McConathy v. Ungar, 33, 368 (La.App. 2 Cir. 8/23/00), 4');">765 So.2d 1214, 1215, writ denied, 2000-2678 (La. 11/17/00), 4 So.2d 982');">774 So.2d 982; see also [Doc. No. 83-4, Exh. B, Affidavit of Robert Rosh (“Rosh Aff.”), ¶¶ 3-19]. There were “nearly three million class members” that NY Life sent court-approved notice of the class action and post-settlement notice by first class mail. See Couvillon v. New York Life Ins. Co., No. CV 6:10-1468, 2012 WL 13054649, at *3 (W.D. La. Jan. 10, 2012). Additionally, notice of the Willson class action and settlement was published in numerous national and local newspapers, including The Wall Street Journal, USA Today, The New York Times, The Times Picayune and The Baton Rouge Advocate. Id. A toll-free telephone number was also established for class members, and this number was included in the notifications. [Doc. No. 83-4, Rosh Aff., ¶ 18].

         Mr. Brown's Policy 62 05 1294 and Policy 414 are included in the Willson class period. Class notices were mailed to Mr. Brown on September 26, 1995, and September 26, 1996, for Policy No. 62 05 1294 and for Policy 414. The notices sent to Mr. Brown were not returned as undeliverable or undelivered. Mr. Brown did not opt-out of the Willson class action. [Doc. No. 83-6, Exh. C, Affidavit of Kevin Welton, ¶¶ 4-5].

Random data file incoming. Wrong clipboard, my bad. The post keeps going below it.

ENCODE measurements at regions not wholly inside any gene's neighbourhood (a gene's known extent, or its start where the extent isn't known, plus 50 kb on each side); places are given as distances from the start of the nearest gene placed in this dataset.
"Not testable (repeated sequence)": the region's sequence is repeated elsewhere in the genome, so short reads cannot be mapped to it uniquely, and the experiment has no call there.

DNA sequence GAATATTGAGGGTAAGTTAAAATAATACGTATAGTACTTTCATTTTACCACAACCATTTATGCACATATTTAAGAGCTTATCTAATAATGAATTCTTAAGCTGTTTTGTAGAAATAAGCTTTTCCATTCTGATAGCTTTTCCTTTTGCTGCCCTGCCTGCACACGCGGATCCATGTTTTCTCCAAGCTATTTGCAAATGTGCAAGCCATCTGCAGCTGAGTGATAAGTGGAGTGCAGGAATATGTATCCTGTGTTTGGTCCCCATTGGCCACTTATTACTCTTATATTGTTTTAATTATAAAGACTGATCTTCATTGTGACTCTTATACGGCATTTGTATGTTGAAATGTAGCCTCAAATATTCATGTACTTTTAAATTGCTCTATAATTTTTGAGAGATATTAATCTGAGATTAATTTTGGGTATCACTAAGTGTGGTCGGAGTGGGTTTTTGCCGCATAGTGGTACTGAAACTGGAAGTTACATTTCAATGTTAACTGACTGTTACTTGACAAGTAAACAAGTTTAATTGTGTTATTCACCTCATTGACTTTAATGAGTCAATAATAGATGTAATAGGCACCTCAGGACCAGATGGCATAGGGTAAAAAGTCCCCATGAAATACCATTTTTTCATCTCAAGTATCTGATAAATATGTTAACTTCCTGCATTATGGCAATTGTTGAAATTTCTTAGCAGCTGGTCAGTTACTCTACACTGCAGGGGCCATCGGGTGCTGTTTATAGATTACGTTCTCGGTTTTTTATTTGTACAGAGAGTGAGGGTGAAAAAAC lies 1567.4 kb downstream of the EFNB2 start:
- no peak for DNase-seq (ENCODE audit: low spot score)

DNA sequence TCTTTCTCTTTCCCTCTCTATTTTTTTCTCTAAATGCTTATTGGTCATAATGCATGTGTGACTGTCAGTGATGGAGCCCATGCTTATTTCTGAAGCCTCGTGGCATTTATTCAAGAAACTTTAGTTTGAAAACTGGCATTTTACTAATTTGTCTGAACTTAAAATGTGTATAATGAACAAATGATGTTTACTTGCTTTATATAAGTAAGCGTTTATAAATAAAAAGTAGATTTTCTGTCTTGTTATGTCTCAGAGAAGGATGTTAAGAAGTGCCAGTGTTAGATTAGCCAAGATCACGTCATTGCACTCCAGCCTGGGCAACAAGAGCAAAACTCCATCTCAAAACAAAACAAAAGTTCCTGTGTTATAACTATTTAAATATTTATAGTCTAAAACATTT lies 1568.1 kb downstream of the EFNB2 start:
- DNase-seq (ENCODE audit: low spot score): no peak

The Willson settlement was approved by the presiding court and resulted in the release of all claims of class members that were or could have been asserted in the lawsuit and further enjoined all class members from prosecuting claims in any forum against NY Life based on the released claims.

         On May 27, 1997, Mr. Brown took out a cash loan in the amount of $5, 300 on the cash value of Policy 414, which NY Life paid to Mr. Brown by check.

         On March 27, 1998, Mr. Brown took out a second cash loan in the amount of $7, 164.00, which NY Life paid to Mr. Brown by check. Between the period of May 27, 1997, and April 24, 2001, funds were loaned on the cash value of Policy 414 towards satisfaction of premium payment obligations. Mr. Brown did not pay into Policy 414 additional funds (beyond premium payments) sufficient to offset the interest accruing on his various loans. As a result, the cash value of the policy was offset by the loan interest.

         The last premium payment was received by NY Life on or about April 24, 2001, and it was paid by paid-up additions.

         Policy 414 provides that “[i]f a premium is not paid by the end of the grace period, this policy will lapse. All insurance will end at the time of the lapse, if the policy has no cash value and no dividend values. If the policy has cash value or dividend values, insurance can be continued only as stated in Options 1 or 2 of the Options Upon Lapse provision, but any insurance or benefits from riders or dividends will end at the time of the lapse.” [Doc. No. 83-3, Bates No. MSJ0079, attached to Exh. A, Affidavit of Laura Matyja (“Matyja Aff.”)]. Policy 414 lapsed on June 19, 2001. On that date, NY Life transmitted a notice to Mr. Brown and to his assignee, Tensas State Bank. The notice provided:

When you purchased your New York life policy in 1993, you enjoyed the benefit of knowing that you made a wise decision for your future. Because we realize how important this life insurance coverage is to you, we are ...